Building High-Performing Teams - Deepstash
Building High-Performing Teams

Building High-Performing Teams

When it comes to building extraordinary workplaces and high-performing teams, researchers have long appreciated that three psychological needs are essential: autonomy, competence, and relatedness. Decades of research demonstrate that when people feel psychologically fulfilled, they tend to be healthier, happier, and more productive.

Of those three essential needs, relatedness, or the desire to feel connected to others, has always been the trickiest for organizations to cultivate.

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MORE IDEAS FROM 5 Things High-Performing Teams Do Differently

  • They tend to communicate more frequently in general and are significantly more likely to communicate with colleagues using the telephone.
  • By ensuring that time together is both efficient and collaborative, high-performing teams don’t just make better use of their meetings — they also set the stage for more fruitful interactions, contributing to better relationships.
  • High-performing teams invest time bonding over non-work topics. It’s in personal conversations that we identify shared interests.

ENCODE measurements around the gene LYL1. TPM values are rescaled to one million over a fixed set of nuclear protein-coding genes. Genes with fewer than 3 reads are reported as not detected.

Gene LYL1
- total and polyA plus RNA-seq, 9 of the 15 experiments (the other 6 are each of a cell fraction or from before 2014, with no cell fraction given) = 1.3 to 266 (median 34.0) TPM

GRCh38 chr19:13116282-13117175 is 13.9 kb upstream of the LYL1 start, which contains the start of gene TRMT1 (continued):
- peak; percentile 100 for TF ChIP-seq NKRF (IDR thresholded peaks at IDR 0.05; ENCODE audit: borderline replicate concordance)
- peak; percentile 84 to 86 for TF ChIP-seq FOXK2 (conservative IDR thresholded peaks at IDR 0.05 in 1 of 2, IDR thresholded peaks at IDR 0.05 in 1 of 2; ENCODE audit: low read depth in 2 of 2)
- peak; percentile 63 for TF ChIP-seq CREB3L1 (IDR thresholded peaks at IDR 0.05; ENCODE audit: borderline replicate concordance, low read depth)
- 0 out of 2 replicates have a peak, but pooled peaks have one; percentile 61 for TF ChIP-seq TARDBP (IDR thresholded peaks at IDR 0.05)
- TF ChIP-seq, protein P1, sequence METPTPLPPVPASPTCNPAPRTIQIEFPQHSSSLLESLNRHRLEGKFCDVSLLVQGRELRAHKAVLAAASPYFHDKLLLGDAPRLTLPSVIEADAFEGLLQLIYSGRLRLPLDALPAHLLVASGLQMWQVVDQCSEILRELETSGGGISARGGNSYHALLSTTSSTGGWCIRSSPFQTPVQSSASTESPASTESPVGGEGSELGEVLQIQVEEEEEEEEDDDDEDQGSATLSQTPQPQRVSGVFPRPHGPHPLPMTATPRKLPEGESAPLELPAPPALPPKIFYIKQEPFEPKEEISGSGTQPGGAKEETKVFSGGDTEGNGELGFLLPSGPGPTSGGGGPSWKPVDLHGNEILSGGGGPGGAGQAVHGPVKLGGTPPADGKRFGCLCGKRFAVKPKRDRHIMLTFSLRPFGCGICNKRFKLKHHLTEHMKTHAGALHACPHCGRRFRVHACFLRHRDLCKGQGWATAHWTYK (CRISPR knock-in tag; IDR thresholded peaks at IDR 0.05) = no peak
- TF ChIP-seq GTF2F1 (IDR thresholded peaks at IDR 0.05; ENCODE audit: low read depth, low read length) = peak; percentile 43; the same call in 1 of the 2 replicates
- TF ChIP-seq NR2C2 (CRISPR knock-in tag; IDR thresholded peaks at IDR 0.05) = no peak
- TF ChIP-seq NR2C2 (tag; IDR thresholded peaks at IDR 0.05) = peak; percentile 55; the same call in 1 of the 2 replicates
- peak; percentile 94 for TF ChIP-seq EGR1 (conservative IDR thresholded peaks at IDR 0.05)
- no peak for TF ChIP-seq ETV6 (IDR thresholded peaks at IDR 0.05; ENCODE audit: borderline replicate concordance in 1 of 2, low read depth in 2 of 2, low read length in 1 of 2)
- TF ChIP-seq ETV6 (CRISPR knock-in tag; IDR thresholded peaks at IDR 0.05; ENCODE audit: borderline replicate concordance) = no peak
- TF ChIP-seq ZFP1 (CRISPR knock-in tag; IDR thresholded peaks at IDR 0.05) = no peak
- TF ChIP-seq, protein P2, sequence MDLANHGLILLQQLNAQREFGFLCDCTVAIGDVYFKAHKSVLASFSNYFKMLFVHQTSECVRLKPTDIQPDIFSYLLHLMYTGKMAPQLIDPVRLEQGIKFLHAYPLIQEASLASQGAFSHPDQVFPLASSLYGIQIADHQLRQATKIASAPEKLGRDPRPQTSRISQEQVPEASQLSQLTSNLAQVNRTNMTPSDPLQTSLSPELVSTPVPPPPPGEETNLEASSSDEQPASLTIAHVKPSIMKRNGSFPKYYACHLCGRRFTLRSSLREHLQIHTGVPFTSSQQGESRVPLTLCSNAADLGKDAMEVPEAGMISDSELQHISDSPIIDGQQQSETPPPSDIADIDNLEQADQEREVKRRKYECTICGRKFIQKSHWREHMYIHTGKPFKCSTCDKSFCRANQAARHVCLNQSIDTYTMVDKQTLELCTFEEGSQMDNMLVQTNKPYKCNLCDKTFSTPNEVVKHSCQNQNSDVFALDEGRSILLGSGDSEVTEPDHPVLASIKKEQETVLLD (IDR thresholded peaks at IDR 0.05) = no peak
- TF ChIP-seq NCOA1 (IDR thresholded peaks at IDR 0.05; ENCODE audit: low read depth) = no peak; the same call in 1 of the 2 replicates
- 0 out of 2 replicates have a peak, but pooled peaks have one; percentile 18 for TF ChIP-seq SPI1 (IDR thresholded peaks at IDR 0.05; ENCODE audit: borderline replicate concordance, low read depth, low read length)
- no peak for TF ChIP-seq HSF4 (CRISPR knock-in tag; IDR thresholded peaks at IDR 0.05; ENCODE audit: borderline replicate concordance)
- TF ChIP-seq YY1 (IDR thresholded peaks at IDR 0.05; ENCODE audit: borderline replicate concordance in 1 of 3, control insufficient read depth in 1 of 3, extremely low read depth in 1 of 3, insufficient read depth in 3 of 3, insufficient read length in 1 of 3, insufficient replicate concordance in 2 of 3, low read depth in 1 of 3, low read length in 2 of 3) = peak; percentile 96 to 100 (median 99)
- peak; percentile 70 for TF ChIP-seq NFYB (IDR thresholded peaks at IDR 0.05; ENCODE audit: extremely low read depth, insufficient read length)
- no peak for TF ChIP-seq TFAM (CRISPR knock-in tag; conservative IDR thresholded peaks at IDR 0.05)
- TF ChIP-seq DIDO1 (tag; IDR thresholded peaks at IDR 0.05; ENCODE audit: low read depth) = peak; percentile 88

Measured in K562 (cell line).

• High-performing teams give and receive appreciation more frequently.This is often a more powerful motivating force than monetary incentives.
  • They are more likely to compliment, joke with, and tease their teammates. However, they were also more likely to express negative emotions at work.

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Why should we focus on how teams work?

A high-performing company is made up of many high-performing teams. If one team’s performance starts to slip and isn’t quickly corrected, other teams’ performance will be affected – with company-wide implications. 

And it isn’t just companies that want high-performing teams, it’s individual team members.

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Set Clear Expectations

A lack of clarity can lead to issues in hybrid teams; if employees don’t know who is responsible for what or what’s expected of them, both individually and as a team, it can cause conflict.

So, if you want to better manage conflict on your team, make sure you’re setting crystal clear expectations from the get-go—particularly if your team is still adjusting to working in a hybrid environment.

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